That is to say... a shooting which would otherwise be legitimate self-defense is not suddenly murder on account of the lack of permit. I doubt the police or prosecutor are would be too thrilled about it, though.
posted by toomuchpete at 1:33 PM on November 24, 2008


In some states, concealed carry without a license is a felony. In some states, concealed carry without registration is also a felony. Depending on how broad the state's felony murder rule is, a bodyguard that shoots an attacker with an unlicensed weapon might trigger the felony murder rule without recourse to the defense of another defense.

As others have noted, the defense of others defense would almost certainly take care of the actual murder (shooting the assailant). It might or might not take care of the felony murder charge, however. This is highly dependent upon the state law at issue.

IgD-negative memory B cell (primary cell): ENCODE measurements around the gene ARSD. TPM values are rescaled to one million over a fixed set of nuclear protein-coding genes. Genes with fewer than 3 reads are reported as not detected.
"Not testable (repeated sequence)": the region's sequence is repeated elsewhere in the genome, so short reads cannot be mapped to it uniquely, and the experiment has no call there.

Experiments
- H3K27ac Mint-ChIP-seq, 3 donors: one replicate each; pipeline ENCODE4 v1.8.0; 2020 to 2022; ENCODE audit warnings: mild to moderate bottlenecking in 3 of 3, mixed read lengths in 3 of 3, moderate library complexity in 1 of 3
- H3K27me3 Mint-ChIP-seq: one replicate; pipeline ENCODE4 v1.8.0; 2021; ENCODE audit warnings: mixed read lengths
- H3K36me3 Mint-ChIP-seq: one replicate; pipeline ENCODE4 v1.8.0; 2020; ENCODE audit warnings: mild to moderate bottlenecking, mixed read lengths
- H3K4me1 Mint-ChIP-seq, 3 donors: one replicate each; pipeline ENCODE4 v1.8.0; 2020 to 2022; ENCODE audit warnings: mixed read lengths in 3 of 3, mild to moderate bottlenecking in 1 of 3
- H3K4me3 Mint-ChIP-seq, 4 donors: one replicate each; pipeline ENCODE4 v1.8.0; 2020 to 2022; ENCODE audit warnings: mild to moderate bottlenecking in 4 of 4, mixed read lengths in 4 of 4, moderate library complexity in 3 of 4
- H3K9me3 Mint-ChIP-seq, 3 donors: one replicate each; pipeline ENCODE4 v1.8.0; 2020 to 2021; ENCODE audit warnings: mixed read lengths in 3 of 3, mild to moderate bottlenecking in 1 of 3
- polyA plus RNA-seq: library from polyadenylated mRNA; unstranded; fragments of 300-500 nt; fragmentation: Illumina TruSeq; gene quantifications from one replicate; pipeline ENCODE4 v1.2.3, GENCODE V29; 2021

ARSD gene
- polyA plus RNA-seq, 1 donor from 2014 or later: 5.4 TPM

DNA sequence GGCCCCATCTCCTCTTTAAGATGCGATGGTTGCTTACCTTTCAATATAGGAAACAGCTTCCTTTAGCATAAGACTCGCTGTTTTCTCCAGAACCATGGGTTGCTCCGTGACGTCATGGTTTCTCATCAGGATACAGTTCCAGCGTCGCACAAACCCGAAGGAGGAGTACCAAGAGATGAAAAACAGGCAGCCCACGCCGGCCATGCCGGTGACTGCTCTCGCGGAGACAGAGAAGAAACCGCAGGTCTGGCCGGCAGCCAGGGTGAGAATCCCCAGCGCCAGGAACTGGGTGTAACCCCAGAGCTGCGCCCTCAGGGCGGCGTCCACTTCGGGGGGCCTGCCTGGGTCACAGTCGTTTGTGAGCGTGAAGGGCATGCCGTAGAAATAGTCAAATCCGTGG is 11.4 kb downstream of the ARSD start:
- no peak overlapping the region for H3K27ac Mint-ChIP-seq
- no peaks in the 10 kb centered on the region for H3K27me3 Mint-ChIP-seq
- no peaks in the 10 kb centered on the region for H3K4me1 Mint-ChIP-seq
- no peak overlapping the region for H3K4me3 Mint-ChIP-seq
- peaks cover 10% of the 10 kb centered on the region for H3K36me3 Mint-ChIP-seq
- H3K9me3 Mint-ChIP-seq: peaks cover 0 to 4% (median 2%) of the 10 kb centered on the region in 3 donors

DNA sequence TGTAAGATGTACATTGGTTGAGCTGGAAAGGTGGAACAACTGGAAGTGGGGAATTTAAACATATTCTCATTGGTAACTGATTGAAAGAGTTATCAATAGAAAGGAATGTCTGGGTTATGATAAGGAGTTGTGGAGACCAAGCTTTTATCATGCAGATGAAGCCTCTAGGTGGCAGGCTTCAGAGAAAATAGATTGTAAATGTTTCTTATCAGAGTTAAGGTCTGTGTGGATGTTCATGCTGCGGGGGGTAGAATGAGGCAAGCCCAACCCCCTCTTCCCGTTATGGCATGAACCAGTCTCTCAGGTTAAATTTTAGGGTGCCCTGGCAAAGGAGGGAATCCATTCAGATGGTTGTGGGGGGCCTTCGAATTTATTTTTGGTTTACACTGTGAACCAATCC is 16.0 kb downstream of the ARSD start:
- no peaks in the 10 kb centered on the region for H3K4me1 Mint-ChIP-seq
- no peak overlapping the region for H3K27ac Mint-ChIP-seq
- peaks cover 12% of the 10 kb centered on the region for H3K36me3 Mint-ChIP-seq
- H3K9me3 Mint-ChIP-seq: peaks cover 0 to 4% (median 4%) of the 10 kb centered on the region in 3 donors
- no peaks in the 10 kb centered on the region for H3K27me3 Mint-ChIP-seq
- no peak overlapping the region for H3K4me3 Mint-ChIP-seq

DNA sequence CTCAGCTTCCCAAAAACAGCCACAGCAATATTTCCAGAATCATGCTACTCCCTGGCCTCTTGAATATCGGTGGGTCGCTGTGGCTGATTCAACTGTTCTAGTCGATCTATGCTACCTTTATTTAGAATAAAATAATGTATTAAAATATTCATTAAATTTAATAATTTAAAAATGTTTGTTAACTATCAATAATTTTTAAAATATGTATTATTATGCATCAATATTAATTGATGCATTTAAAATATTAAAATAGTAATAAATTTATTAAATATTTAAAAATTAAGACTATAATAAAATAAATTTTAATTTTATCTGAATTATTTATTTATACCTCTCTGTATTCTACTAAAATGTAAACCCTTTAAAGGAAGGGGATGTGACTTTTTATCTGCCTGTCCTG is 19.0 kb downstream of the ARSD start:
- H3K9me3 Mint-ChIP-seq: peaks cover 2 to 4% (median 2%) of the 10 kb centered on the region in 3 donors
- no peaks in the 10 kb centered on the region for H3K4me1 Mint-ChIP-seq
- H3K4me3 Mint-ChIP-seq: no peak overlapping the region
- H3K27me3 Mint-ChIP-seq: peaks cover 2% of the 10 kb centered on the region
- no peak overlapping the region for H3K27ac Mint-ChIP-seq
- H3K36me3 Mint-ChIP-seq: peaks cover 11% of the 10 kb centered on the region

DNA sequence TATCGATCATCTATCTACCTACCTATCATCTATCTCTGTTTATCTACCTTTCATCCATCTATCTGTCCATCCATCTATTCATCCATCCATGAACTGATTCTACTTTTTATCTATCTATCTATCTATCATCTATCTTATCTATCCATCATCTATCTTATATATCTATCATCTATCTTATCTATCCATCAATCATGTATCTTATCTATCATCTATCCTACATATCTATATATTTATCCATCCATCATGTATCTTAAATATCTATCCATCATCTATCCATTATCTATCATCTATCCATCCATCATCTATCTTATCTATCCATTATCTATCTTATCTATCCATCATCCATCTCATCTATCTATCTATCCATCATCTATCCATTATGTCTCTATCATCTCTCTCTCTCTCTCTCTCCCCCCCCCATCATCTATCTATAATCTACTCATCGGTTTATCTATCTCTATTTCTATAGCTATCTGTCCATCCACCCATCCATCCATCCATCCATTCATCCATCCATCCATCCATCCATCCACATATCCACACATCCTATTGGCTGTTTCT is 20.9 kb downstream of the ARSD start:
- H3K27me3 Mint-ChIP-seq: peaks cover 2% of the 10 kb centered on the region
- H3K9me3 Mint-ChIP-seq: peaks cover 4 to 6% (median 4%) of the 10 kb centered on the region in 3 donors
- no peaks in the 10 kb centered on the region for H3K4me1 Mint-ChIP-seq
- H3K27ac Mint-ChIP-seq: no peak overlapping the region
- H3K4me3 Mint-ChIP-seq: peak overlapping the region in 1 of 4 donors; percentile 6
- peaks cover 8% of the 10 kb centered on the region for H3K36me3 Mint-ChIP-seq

As an example that may be more clear, consider the case with two bodyguards, A and B. Both are feloniously carrying unlicensed, unregistered weapons that A provided B. Their client is attacked and B fatally shoots the attacker. B is absolved of murder via defense of others. But A conspired with B to commit the felony of carrying w/o a permit. The fact that a murder occurred as a result of and during the commission of that felony may expose A to a felony murder charge. A will find it much harder to claim defense of others because he provided the weapons long before anyone knew of the threat against the client (for the sake of argument, before the client hired them).
posted by jedicus at 1:57 PM on November 24, 2008


Ask Snoop (Doggy Dogg). In the late 90's his bodyguard shot a dude but there was indeed a murder charge. Snoop (and said bodyguard) were found innocent.
posted by cashman at 1:59 PM on November 24, 2008


My understanding is to expect murder charges. If a person kills someone, the onus is on them to show that they had sufficient reason (self-defense or defense of others), and the forum for that discussion is the courtroom.
You might get away without charges, but killing someone is serious enough that you generally have to satisfy a court that it was justified and necessary.